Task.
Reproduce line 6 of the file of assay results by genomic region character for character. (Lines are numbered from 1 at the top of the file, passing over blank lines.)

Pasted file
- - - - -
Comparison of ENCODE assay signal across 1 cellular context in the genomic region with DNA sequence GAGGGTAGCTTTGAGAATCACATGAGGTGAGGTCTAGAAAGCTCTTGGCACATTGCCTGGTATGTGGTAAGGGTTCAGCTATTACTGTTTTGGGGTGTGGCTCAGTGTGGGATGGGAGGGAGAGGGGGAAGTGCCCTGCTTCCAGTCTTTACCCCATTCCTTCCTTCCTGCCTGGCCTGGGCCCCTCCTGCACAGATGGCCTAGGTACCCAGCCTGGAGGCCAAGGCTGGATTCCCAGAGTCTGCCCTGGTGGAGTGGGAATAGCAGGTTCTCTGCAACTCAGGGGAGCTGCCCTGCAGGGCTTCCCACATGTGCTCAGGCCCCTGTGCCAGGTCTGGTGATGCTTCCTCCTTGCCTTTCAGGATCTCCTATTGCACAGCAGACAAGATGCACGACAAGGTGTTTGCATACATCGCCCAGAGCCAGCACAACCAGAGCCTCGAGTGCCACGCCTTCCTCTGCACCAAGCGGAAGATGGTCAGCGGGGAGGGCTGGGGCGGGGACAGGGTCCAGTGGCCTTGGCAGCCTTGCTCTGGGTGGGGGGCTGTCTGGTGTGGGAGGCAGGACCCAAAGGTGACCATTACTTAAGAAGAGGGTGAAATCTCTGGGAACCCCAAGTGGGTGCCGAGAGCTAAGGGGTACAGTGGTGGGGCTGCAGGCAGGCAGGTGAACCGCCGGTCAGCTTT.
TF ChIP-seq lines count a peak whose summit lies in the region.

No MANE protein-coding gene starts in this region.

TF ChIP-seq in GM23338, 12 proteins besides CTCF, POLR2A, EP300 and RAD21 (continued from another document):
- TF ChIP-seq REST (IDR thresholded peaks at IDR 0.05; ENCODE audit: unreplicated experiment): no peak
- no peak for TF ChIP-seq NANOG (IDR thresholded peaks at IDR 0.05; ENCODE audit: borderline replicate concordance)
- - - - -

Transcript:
- no peak for TF ChIP-seq NANOG (IDR thresholded peaks at IDR 0.05; ENCODE audit: borderline replicate concordance)